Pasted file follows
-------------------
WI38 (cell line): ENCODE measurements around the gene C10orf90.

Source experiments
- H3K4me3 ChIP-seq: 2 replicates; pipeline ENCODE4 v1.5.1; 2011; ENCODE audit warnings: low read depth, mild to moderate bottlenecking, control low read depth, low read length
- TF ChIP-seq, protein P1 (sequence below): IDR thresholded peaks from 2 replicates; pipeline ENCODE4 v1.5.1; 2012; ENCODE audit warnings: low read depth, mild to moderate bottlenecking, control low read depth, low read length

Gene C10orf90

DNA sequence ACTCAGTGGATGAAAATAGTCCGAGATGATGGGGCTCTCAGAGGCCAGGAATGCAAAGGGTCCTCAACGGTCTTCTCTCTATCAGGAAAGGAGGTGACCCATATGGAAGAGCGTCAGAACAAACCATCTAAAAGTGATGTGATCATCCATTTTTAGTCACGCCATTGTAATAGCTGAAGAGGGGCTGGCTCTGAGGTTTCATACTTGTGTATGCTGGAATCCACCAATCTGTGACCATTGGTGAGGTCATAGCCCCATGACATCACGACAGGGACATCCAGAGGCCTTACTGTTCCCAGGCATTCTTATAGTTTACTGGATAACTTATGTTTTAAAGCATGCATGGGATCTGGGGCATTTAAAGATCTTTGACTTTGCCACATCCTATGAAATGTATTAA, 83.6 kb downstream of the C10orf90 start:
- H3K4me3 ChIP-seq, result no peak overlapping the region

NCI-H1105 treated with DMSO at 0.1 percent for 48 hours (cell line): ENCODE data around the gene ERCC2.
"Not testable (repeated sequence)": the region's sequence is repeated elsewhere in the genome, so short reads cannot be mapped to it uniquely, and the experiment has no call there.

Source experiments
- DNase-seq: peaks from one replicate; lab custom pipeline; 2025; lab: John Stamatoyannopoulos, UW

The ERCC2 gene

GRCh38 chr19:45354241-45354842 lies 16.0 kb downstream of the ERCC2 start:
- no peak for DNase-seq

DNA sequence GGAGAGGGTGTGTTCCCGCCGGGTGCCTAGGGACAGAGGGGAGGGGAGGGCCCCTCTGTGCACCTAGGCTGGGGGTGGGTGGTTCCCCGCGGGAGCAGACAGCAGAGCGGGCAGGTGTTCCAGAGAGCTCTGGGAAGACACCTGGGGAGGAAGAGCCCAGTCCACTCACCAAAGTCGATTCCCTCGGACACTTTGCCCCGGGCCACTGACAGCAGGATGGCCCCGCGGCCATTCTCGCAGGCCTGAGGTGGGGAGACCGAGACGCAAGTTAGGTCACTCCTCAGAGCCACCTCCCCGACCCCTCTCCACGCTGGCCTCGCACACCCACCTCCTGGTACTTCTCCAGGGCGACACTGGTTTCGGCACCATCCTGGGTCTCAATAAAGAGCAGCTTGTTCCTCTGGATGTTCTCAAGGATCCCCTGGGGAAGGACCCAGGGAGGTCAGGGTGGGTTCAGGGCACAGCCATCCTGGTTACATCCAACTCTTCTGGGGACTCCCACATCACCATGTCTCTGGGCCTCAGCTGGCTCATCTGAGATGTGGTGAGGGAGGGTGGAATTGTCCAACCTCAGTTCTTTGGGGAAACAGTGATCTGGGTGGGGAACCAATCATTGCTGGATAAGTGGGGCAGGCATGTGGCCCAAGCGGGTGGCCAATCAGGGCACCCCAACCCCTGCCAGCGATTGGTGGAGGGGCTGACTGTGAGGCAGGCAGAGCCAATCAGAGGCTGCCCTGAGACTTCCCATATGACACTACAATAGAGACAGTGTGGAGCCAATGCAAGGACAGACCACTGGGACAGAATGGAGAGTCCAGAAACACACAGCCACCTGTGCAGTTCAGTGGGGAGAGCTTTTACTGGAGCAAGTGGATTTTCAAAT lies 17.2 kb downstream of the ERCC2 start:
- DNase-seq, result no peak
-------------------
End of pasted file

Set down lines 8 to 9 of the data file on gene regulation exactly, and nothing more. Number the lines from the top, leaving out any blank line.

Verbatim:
NCI-H1105 treated with DMSO at 0.1 percent for 48 hours (cell line): ENCODE data around the gene ERCC2.
"Not testable (repeated sequence)": the region's sequence is repeated elsewhere in the genome, so short reads cannot be mapped to it uniquely, and the experiment has no call there.